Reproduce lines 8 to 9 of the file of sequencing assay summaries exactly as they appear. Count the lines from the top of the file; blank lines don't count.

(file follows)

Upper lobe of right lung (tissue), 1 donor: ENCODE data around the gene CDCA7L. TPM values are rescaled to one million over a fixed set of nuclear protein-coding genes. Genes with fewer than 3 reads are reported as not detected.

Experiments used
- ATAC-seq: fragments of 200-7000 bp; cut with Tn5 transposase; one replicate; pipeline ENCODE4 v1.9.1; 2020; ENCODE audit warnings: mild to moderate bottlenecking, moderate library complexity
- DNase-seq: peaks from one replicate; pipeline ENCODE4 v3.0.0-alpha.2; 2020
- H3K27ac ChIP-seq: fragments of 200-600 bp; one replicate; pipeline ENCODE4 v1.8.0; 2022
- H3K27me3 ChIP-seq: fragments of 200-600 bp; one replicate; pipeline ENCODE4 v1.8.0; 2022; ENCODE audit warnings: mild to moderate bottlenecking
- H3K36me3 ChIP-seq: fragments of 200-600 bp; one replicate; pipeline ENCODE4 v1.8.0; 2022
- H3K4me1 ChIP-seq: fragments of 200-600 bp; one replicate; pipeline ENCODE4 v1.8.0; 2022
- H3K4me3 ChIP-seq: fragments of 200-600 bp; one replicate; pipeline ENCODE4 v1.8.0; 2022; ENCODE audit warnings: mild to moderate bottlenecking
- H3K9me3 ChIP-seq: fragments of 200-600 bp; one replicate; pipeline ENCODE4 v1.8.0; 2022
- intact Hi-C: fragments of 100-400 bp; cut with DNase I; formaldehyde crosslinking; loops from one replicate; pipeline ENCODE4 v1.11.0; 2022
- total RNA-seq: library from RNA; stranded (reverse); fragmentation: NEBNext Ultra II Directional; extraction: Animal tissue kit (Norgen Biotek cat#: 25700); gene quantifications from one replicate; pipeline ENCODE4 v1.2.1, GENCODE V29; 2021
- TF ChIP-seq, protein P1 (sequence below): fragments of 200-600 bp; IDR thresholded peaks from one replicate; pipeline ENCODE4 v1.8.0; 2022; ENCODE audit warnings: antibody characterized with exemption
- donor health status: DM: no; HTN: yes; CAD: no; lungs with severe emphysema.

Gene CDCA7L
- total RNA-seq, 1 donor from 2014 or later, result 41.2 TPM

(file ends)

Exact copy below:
- H3K4me1 ChIP-seq: fragments of 200-600 bp; one replicate; pipeline ENCODE4 v1.8.0; 2022
- H3K4me3 ChIP-seq: fragments of 200-600 bp; one replicate; pipeline ENCODE4 v1.8.0; 2022; ENCODE audit warnings: mild to moderate bottlenecking